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Thread: Weekly quartet. Just a music lover perspective.

  1. #1621
    Senior Member BlackAdderLXX's Avatar
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    Quote Originally Posted by Allegro Con Brio View Post

    P.S. BlackAdderLXX, if you're still hanging around, it's your turn next week
    I am, and I will!
    If I had a time machine I'd go back and warn these artists about their album covers

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  3. #1622
    Senior Member Merl's Avatar
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    Quote Originally Posted by BlackAdderLXX View Post
    I am, and I will!
    Im fearing the worst.

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  5. #1623
    Senior Member Malx's Avatar
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    Quote Originally Posted by Merl View Post
    Im fearing the worst.
    Possibly Baldricks 3rd 'Boom Boom Boom' - inspired by the poem of the same name?

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    Senior Member Iota's Avatar
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    Have now listened to and enjoyed the Arriaga. I found it full of wit, elegance and charm and delivered with an eloquence of craft that's astonishing in one so young, but as others have said, impressive at any age.

    I listened first to the Guarneri then, thanks to Merl's ringing recommendation, Sine Nomine, and glad I did, as I thought they were far more successful in bringing out its natural qualities and I enjoyed it far more in their hands.
    I'd also add that, without a shred of scholarship to back me up, I felt stylistically, with its contrasts of material and so on it resembled early Mozart, and harmonically more early Beethoven.

    As always glad to have heard it.

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  9. #1625
    Senior Member BlackAdderLXX's Avatar
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    Quote Originally Posted by Merl View Post
    Im fearing the worst.
    No need to fear. My reign will be benevolent. Except to my enemies.

    Quote Originally Posted by Malx View Post
    Possibly Baldricks 3rd 'Boom Boom Boom' - inspired by the poem of the same name?
    Baldrick is incredibly underrated!

    Actually, I'm in a bit of a quandry. There are two excellent and as yet to be picked works that I have been considering. One of them would definitely receive kudos for being a composer that all the cool kids would like, but there are very few recordings, so Merl wouldn't be able to do his thing where he runs down the top 100 recordings of the work (that he already owns). The other is definitely more widely recorded, but those who prefer the more modern/avant garde works may not like, as it's classical era (not Mozart). Still pondering my dilemma.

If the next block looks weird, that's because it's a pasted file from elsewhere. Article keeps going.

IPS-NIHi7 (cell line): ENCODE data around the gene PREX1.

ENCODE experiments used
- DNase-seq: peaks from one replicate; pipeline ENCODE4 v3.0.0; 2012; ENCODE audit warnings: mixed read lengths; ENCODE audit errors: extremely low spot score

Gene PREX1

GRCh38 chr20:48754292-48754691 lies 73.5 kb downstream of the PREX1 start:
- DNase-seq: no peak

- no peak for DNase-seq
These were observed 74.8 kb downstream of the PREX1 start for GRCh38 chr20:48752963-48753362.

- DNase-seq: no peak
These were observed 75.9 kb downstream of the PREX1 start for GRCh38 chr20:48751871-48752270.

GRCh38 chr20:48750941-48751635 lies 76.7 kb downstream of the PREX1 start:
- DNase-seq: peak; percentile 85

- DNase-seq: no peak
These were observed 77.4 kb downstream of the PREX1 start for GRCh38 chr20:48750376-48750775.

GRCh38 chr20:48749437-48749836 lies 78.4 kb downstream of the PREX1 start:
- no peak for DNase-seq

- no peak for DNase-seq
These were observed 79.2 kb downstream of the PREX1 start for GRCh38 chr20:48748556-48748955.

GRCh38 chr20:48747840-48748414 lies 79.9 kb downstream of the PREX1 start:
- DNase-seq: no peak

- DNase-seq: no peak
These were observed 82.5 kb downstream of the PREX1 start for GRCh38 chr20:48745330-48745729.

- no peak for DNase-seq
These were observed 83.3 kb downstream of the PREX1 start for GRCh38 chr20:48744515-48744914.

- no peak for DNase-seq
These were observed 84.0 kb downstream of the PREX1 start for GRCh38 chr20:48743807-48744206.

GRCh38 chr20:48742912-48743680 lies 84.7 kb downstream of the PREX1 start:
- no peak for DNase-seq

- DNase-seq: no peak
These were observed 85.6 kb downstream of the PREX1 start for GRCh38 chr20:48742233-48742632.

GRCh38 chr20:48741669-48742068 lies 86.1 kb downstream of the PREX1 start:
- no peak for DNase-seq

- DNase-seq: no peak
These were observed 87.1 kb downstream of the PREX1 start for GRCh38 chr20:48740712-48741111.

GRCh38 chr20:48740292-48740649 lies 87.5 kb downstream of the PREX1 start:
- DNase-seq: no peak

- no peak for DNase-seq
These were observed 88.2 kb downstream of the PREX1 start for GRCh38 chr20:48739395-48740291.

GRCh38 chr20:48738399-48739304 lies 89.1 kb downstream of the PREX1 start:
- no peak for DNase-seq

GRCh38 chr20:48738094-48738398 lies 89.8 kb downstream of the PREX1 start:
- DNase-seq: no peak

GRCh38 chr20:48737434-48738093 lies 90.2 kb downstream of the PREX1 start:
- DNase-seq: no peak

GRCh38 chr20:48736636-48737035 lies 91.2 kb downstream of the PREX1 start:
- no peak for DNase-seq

If I had a time machine I'd go back and warn these artists about their album covers

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  11. #1626
    Senior Member Malx's Avatar
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    Quote Originally Posted by BlackAdderLXX View Post
    No need to fear. My reign will be benevolent. Except to my enemies.



    Baldrick is incredibly underrated!

    Actually, I'm in a bit of a quandry. There are two excellent and as yet to be picked works that I have been considering. One of them would definitely receive kudos for being a composer that all the cool kids would like, but there are very few recordings, so Merl wouldn't be able to do his thing where he runs down the top 100 recordings of the work (that he already owns). The other is definitely more widely recorded, but those who prefer the more modern/avant garde works may not like, as it's classical era (not Mozart). Still pondering my dilemma.
    Go with your gut.

    I believe Baldrick is still held in high regard by those opinions are entrenched in the music of the early part of the 20th century.
    Now I'll shut up

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  13. #1627
    Senior Member Merl's Avatar
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    Quote Originally Posted by BlackAdderLXX View Post
    No need to fear. My reign will be benevolent. Except to my enemies.



    Baldrick is incredibly underrated!

    Actually, I'm in a bit of a quandry. There are two excellent and as yet to be picked works that I have been considering. One of them would definitely receive kudos for being a composer that all the cool kids would like, but there are very few recordings, so Merl wouldn't be able to do his thing where he runs down the top 100 recordings of the work (that he already owns). The other is definitely more widely recorded, but those who prefer the more modern/avant garde works may not like, as it's classical era (not Mozart). Still pondering my dilemma.
    Oi! I'm getting close to editing my friends list, BA. And for your information the only thing I have over 100 recordings of are Beethoven symphony cycles, so there!

    3602487.jpg
    Last edited by Merl; Nov-21-2020 at 21:16.

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  15. #1628
    Senior Member BlackAdderLXX's Avatar
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    Quote Originally Posted by Malx View Post
    Go with your gut.
    Ok then...Bax String Quartet no. 1 in G major.
    Arnold Bax went from someone I had never heard of to one of my favorite composers almost overnight. His tone poems and a couple of his symphonies are up there with the best of them, IMHO. And this SQ grabbed me from the first moment.